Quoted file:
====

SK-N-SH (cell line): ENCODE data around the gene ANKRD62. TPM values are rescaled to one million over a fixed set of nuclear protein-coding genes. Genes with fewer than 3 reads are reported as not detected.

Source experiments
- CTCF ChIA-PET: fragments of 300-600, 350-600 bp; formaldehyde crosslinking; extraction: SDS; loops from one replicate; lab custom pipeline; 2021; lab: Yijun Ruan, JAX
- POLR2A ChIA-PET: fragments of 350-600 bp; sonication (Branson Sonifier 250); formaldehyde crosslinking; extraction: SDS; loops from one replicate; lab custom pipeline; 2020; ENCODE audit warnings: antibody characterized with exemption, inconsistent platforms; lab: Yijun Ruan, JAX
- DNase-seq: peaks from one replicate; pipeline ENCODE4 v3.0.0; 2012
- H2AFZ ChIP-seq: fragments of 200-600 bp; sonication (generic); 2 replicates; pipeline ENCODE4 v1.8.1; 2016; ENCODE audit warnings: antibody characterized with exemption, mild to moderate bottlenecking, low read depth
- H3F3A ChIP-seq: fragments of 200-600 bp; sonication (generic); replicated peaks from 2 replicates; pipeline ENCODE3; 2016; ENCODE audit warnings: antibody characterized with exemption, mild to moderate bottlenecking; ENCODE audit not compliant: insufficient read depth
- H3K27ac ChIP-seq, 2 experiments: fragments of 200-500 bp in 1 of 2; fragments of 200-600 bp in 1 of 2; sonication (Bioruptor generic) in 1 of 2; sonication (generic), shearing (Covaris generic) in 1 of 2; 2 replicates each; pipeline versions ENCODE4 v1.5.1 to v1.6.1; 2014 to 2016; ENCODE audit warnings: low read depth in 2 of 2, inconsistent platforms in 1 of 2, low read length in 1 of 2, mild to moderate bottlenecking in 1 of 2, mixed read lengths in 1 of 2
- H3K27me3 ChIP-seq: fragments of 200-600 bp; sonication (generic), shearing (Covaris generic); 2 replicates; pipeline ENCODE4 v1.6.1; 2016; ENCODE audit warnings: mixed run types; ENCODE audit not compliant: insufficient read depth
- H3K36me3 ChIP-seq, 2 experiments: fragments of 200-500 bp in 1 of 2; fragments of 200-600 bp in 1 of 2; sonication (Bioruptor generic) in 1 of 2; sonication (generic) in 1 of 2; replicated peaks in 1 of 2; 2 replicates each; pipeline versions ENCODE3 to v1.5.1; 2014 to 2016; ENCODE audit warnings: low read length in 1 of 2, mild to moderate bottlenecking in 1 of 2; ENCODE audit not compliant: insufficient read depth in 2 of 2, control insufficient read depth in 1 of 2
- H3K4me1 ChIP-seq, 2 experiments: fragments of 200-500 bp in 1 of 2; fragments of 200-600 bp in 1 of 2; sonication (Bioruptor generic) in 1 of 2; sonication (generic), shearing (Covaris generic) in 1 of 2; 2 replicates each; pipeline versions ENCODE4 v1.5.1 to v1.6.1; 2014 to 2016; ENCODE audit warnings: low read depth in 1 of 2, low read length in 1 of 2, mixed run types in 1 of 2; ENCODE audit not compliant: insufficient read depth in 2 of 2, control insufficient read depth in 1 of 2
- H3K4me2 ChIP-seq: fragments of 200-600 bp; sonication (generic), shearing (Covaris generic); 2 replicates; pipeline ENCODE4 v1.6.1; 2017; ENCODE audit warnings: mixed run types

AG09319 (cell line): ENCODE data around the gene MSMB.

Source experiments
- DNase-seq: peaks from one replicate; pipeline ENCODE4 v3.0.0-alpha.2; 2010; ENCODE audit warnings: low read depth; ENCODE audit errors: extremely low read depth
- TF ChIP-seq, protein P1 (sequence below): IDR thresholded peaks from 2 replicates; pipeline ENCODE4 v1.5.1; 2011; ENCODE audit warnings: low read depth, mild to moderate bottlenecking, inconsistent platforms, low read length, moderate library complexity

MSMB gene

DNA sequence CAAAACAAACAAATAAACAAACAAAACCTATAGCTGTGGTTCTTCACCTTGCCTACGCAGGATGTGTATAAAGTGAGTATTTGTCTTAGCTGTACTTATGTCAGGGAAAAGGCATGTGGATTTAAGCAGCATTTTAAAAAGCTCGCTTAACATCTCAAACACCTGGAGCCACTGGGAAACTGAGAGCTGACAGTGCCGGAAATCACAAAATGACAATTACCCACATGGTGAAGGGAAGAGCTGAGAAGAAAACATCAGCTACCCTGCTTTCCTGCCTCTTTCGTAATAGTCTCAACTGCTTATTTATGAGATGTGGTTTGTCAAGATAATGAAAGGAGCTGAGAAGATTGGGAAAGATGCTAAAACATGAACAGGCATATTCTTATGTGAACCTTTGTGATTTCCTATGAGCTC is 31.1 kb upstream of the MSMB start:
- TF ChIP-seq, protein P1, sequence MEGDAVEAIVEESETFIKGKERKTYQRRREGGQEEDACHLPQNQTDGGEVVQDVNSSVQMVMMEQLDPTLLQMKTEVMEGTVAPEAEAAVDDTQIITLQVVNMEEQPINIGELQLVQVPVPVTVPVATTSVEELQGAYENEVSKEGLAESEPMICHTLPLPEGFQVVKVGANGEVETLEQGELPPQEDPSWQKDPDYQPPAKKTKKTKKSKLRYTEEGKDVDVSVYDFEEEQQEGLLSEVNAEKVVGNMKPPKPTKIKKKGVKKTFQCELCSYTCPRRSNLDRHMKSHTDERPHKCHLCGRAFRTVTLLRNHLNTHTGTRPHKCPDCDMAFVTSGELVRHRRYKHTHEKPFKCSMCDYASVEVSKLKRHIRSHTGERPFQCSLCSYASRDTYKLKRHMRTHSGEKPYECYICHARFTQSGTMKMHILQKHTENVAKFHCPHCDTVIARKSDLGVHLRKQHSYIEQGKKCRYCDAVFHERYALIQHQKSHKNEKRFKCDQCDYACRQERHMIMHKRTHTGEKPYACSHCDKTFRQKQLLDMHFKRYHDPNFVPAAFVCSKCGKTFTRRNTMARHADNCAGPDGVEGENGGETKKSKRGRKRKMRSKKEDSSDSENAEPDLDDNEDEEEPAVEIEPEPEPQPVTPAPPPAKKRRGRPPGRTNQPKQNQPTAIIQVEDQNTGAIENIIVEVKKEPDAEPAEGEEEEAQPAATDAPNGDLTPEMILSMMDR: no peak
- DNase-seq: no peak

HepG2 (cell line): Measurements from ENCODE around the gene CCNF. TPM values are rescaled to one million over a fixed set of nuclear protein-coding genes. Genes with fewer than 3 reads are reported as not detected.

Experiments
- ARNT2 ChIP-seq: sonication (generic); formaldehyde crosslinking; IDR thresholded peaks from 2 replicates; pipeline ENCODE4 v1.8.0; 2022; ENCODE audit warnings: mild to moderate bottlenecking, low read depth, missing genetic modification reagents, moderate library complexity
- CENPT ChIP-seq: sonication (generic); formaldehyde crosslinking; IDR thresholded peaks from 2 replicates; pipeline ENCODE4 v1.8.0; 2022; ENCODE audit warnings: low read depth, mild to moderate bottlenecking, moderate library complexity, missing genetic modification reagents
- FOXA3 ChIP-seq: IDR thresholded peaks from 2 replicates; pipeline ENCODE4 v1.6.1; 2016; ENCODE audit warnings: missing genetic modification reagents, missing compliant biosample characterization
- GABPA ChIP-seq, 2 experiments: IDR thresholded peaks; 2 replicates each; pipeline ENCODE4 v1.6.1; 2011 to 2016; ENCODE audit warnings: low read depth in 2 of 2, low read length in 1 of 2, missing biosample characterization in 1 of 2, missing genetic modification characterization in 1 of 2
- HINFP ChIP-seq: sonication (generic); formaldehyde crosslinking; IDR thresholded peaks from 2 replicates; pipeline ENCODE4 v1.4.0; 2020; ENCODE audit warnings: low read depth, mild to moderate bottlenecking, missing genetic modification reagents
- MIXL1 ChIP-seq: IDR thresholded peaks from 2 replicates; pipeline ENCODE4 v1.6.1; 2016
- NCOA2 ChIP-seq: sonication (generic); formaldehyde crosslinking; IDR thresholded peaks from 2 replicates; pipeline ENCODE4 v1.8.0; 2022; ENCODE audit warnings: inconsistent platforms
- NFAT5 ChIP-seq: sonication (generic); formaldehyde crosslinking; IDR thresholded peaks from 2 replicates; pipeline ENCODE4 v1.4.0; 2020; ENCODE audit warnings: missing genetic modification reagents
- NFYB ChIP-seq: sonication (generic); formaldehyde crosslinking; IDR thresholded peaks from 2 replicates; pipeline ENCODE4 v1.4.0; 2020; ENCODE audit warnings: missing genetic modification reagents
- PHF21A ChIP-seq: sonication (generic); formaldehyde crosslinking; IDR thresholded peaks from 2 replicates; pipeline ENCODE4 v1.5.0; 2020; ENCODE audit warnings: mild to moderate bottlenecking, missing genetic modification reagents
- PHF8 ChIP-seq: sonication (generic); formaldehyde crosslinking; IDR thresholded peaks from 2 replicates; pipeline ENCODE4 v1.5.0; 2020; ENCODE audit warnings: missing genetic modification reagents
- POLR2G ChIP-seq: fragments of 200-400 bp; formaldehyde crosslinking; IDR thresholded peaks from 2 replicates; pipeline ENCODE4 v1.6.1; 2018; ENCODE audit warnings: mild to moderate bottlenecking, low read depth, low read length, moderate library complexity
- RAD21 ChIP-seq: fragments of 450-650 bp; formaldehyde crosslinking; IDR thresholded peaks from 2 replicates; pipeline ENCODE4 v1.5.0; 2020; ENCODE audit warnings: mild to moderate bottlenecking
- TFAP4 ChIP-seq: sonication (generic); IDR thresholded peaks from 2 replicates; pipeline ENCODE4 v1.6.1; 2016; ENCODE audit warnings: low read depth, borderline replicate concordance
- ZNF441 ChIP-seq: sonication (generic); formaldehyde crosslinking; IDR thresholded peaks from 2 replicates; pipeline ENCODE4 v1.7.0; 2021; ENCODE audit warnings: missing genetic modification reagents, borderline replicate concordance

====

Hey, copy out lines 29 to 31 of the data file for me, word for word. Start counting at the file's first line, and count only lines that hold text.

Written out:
- NCOA2 ChIP-seq: sonication (generic); formaldehyde crosslinking; IDR thresholded peaks from 2 replicates; pipeline ENCODE4 v1.8.0; 2022; ENCODE audit warnings: inconsistent platforms
- NFAT5 ChIP-seq: sonication (generic); formaldehyde crosslinking; IDR thresholded peaks from 2 replicates; pipeline ENCODE4 v1.4.0; 2020; ENCODE audit warnings: missing genetic modification reagents
- NFYB ChIP-seq: sonication (generic); formaldehyde crosslinking; IDR thresholded peaks from 2 replicates; pipeline ENCODE4 v1.4.0; 2020; ENCODE audit warnings: missing genetic modification reagents